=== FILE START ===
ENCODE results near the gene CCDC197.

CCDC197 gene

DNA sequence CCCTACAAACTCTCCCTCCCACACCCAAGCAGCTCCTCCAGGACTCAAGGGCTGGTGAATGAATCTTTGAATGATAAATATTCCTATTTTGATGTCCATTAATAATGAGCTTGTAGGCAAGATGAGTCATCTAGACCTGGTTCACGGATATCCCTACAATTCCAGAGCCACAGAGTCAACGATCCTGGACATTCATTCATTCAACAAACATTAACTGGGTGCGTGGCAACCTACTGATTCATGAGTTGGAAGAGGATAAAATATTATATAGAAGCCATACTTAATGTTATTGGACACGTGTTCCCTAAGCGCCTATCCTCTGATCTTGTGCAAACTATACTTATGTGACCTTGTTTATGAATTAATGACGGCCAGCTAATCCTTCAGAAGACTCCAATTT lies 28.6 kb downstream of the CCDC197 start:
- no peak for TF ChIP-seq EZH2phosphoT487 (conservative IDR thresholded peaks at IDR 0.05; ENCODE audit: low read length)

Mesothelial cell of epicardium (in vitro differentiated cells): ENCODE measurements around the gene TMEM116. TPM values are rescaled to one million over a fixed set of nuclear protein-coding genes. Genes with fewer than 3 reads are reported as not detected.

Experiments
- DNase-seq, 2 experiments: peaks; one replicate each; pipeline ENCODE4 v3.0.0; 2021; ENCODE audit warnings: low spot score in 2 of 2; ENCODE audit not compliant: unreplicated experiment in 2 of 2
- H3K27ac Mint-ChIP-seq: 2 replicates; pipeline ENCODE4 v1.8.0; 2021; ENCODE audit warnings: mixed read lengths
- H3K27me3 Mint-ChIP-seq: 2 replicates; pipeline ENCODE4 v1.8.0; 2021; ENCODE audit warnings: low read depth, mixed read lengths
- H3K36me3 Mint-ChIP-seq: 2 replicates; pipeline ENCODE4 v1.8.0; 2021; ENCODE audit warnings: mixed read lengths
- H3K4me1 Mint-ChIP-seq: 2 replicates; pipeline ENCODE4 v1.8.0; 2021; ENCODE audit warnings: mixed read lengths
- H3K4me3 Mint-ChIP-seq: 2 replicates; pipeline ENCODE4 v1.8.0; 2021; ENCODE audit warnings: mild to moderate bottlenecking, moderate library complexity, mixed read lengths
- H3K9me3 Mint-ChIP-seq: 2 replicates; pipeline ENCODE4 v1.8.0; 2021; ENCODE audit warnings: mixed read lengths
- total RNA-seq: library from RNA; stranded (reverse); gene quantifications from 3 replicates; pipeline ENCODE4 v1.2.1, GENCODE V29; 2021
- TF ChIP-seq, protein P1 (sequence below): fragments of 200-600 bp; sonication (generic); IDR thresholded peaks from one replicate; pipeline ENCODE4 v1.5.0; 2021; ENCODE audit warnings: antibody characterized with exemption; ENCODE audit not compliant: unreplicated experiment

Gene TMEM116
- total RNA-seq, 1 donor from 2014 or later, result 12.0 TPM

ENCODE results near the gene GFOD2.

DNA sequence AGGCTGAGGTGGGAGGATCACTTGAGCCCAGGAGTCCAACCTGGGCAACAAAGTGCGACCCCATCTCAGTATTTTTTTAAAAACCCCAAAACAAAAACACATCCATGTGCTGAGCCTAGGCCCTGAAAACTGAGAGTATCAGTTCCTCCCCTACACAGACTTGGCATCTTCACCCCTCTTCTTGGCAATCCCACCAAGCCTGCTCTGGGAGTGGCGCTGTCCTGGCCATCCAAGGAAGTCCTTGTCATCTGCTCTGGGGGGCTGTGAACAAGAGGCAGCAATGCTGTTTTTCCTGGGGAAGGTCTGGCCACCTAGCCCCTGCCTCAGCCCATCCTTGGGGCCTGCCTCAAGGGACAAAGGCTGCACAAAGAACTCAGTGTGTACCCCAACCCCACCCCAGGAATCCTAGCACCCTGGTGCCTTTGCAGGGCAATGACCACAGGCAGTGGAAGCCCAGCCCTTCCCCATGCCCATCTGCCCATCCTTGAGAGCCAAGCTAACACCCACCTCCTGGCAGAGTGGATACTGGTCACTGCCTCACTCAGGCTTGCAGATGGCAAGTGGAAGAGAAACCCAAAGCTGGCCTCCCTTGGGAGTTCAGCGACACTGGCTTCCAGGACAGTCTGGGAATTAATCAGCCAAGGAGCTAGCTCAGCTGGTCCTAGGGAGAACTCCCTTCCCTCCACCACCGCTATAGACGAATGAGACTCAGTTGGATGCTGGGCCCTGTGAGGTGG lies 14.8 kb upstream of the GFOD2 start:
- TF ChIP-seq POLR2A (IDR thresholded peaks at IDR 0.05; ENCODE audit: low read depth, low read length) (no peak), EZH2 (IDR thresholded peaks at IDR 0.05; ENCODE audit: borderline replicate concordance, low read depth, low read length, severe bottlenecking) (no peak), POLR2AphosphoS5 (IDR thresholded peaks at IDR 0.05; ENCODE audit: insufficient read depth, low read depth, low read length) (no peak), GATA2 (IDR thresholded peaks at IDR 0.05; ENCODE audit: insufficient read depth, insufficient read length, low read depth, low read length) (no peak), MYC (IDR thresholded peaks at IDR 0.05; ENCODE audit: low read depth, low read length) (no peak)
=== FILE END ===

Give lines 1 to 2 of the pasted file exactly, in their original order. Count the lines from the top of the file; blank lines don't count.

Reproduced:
ENCODE results near the gene CCDC197.

CCDC197 gene